(CNN) -- Hiring a former grand slam champion as a coach is all the rage these days it would appear.
Novak Djokovic is the latest to join the trend after appointing Boris Becker as the head of his coaching team just over a month before he starts the defense of his Australian Open title.
Djokovic, ranked second in the world, follows in the footsteps of Andy Murray, who appointed Ivan Lendl as coach in 2011 before going on to win the 2012 U.S. Open and 2013 Wimbledon tournament.
Becker will work alongside the Serbian's current coaching team, which includes Marian Vajda, Miljan Amanovic and Gebhard Phil-Gritsch.
"I am really excited to have the opportunity to work with Boris," Djokovic said in a statement.
"He is a true legend, someone who has great tennis knowledge and his experience will help me win new trophies from the Grand Slams and other tournaments.
"Becker is a great person, too, and I am sure he will fit in our team in the best possible way.
"Boris brings a new fresh approach, and together with Vajda he will make a winning combination.
"My goal for 2014 is to play my best tennis and to get in shape for the Grand Slams and Masters 1000.
"These tournaments have the most weight in our sport, and I want to prove my worth there. The team is now strengthened and we hope for maximum results."
While Djokovic will hope Becker can help him return to the top of the rankings, partnerships with former champions do not always go to plan.
While Stanislas Wawrinka has enjoyed success working with former World No.2 Magnus Norman, others have not been so fortunate. Maria Sharapova hired eight-time grand slam winner Jimmy Connors in July before firing him after just 34 days. The pair lasted one match.
Becker, 46, won six grand slams and 64 ATP titles during an illustrious career in which he became the youngest ever Wimbledon champion at the age of 17.
The German led his country to victory in the 1988 and 1989 Davis Cup and also claimed a gold medal at the 1992 Olympic Games playing alongside compatriot Michael Stich.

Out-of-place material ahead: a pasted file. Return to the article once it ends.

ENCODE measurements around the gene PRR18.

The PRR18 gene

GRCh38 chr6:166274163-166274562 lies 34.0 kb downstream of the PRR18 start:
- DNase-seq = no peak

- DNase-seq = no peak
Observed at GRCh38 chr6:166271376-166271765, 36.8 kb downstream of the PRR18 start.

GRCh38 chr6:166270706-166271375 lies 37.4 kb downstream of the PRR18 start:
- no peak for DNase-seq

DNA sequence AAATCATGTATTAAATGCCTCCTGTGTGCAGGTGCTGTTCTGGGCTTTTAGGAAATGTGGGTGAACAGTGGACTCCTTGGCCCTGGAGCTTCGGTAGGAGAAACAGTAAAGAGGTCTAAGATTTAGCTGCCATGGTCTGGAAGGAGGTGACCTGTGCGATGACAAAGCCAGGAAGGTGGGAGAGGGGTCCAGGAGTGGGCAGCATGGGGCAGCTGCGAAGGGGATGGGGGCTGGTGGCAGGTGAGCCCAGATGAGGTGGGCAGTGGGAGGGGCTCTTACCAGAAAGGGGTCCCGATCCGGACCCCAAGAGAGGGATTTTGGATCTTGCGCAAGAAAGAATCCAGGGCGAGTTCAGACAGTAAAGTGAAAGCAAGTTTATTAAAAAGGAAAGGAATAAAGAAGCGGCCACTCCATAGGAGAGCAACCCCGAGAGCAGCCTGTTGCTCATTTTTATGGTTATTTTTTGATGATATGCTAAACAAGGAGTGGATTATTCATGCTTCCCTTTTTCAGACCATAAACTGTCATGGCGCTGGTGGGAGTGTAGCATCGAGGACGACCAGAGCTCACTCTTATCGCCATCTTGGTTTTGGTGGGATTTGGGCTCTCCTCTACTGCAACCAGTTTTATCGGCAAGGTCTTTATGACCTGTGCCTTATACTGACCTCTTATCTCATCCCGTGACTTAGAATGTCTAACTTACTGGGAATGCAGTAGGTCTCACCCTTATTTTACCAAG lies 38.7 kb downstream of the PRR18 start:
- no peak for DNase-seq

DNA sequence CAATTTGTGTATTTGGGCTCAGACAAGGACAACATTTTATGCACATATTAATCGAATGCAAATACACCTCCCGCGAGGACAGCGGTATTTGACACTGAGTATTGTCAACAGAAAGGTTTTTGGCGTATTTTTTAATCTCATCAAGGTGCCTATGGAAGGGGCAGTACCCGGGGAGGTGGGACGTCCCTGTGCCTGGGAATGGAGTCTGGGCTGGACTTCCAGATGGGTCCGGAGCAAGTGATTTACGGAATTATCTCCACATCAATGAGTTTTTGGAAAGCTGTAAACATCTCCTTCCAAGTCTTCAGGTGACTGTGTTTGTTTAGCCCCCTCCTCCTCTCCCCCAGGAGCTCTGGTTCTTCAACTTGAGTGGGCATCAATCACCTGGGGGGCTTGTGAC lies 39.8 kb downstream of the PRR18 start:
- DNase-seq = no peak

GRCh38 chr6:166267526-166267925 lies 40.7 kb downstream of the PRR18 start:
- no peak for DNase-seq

"I am proud Novak invited me to become his head coach. I will do my best to help him reach his goals, and I am sure we can achieve great things together," Becker said.
Six-time grand slam winner Djokovic has worked with Vajda since 2006 but both men decided it was time for a fresh face to be added to the team.
Djokovic lost his No.1 ranking to Rafael Nadal and was beaten in the 2013 U.S.Open final by the Spaniard in September.
He will defend his Australian Open title in January with Becker by his side -- a move which Vajda believes will bring out the best in the Serbian.
"In a few weeks Novak and I will start the eighth year of our cooperation," said Vajda.
"During that period we have achieved almost all the goals we had. I realized that Novak needed a new head coach in order for him to continue improving certain parts of his game.
"At the same time I will have more time for my family. Becker's assignment will not affect much my position in the team, since I will do all I can for Novak, just like I did before.
"On the other hand, choosing Boris as the head coach is a good solution, I am sure we will get along very well, and that Novak will continue to progress."
The move comes on the same day that Djokovic was named as the International Tennis Federation Men's World Champion for the third year in succession.
The 26-year-old won his third successive Australian Open title, and was a finalist at Wimbledon and the U.S. Open and a semifinalist at Roland Garros as well as winning seven ATP titles, including the ATP World Tour Finals.
He said: "It is an honor to be named ITF World Champion for the third year running. I've had a great 2013 season, and managed to end the year on a high. This will definitely serve as a good platform for 2014."
Serena Williams was named as the ITF Women's World Champion for the second year in a row following a stellar season.
The 17-time grand slam winner ended the season by winning the end of year WTA Championships.